Suggested Discussion Questions (Things to talk about while reading this book):
1. What fun things did Argyle Fox want to play? Have you ever pretended or played those things?
2. What animal friends gave Argyle Fox advice about the wind? Can you find them in the book?
3. What do these words mean: burrow, castle duel, pirate, plank?
4. Can you act out the story with me?
5. What other things can you play in the wind?
6. What nice thing did Argyle Fox do for his friends?
7. What is argyle? (Search the Internet for “argyle pattern” to share some great examples and for younger children contrast argyle with dots, stripes, plaid, etc.)

Easter Pictures (Fotos de semana Santa)

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It only took TWO WEEKS (24/7) to synchronize all of my pictures with iCloud, but it did work as far as I can tell. While that was happening, I was afraid to touch my pictures. Now I am ready to share some more of Mexico, starting with this past weekend. A few of these pictures were taken previously, but I did take all of them in Mexico.

Saturday Night Empanadas–perfect with a game of Scrabble!

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Delicious Empanadas–Poblano and cheese; Beef and so much more!

The cross is a symbol of Jesus’ death, but Easter celebrates His resurrection!

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Cross in front of a house in my neighborhood

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Cropped, the stonework in the plaza of Erongarícuaro makes a beautiful cross

Perfect Blooms Just in Time for Easter

As Dark as My Fur–a disappointment for this reader

As Dark as My Fur

by Clea Simon

As Dark as My FurI looked forward to the novelty of a mystery narrated by a cat in As Dark as My Fur. I had read positive reviews and thought the cat’s perspective might add interest as well as a touch of humor. It didn’t contribute any amusement, but that was the author’s choice and is acceptable. The cat is, in fact, a man who has been murdered and reincarnated as a cat with only partial memories of his prior life.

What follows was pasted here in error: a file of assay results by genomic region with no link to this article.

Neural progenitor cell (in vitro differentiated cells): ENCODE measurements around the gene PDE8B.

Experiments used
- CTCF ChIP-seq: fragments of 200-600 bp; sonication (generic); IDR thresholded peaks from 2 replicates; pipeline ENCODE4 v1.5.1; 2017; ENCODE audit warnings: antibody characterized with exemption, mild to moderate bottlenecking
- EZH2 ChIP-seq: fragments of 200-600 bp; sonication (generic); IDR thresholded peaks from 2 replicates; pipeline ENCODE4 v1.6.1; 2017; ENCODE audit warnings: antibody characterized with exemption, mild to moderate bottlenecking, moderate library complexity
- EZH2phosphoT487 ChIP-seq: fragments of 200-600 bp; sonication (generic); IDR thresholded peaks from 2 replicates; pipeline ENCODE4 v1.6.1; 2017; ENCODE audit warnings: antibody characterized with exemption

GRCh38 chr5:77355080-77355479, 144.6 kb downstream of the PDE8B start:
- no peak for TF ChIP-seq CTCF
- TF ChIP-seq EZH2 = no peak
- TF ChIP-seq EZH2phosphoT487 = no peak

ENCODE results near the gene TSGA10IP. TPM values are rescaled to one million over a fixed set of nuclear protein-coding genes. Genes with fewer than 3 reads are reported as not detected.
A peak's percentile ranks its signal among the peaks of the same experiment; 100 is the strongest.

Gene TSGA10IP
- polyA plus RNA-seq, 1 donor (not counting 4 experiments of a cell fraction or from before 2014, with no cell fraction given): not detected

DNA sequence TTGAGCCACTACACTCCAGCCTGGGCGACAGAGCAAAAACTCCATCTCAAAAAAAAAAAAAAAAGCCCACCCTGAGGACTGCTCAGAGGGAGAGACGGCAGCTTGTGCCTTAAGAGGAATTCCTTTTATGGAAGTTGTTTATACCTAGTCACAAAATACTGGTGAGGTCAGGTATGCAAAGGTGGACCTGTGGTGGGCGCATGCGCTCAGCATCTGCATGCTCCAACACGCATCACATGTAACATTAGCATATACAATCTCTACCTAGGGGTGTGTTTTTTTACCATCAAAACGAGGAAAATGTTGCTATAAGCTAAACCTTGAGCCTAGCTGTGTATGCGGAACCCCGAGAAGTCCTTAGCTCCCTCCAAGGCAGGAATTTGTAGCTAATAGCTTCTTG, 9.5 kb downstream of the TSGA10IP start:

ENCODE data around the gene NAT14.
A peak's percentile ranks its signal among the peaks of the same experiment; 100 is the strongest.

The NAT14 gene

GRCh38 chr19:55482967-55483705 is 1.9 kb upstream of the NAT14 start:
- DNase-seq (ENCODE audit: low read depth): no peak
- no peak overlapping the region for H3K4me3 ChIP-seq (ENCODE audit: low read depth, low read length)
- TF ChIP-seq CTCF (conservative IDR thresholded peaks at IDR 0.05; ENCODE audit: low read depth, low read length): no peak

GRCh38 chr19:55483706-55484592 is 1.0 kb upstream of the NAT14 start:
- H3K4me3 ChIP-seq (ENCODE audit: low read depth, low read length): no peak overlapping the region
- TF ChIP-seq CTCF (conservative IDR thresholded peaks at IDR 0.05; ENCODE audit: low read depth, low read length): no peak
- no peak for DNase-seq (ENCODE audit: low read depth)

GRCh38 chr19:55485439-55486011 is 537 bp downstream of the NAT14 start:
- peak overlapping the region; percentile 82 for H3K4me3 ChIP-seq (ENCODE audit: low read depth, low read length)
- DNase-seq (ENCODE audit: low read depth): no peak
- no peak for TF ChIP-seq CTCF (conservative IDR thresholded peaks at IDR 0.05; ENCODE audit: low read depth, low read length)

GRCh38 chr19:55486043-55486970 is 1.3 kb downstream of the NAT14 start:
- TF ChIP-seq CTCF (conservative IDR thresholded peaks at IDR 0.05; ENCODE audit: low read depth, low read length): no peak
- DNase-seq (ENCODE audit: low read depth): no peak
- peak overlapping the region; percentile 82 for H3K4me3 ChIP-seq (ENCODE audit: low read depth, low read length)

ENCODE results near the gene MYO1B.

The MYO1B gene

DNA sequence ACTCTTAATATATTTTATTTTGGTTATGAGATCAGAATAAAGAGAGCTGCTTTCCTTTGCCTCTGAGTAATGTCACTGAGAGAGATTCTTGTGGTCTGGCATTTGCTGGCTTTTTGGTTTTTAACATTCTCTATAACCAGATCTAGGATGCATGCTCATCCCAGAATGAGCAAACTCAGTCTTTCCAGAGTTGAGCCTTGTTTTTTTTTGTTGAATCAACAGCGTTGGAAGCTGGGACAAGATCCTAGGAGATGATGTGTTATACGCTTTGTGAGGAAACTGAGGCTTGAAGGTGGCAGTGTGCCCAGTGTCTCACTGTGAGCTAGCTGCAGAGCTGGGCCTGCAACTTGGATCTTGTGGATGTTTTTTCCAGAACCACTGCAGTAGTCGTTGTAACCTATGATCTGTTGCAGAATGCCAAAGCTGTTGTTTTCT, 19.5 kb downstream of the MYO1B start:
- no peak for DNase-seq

The author, Clea Simon, has a remarkable command of the English language, excellent powers of description, and insightful views into the frustrations of being a cat. Unfortunately, she calls upon the latter strength over and over again at the expense of the plot. The average reader can easily grasp the difficulties of trying to communicate with a human from a cat’s body. The author belabors the point in every chapter. I easily put the book aside multiple times with no sense of loss. Finally, at the end of chapter thirty-one (88% through the book), the author inserted a hook that made me want to finish reading the book. Simultaneously, the plot pace picked up and I completed it. I was disappointed that the active mystery has resolution, but the main villain is not revealed.

I would like to extend my thanks to netgalley.com and to Severn House for giving me the opportunity to read this book in exchange for an honest review.

Rating: 2/5

Category: Mystery

Notes: Blackie and Care #2

Publication:   April 1, 2017—Severn House

Memorable Lines:

Silence elicits speech.

As I have noted, I am a cat. And while I may be frustrated by my inability to communicate directly, at least with the girl with whom I have forged a bond, I do enjoy my superior senses.

There is joy to be found in a bright morning, in the company of one who may be trusted.

Tightening the Threads–family secrets abound

Tightening the Threads

by Lea Wait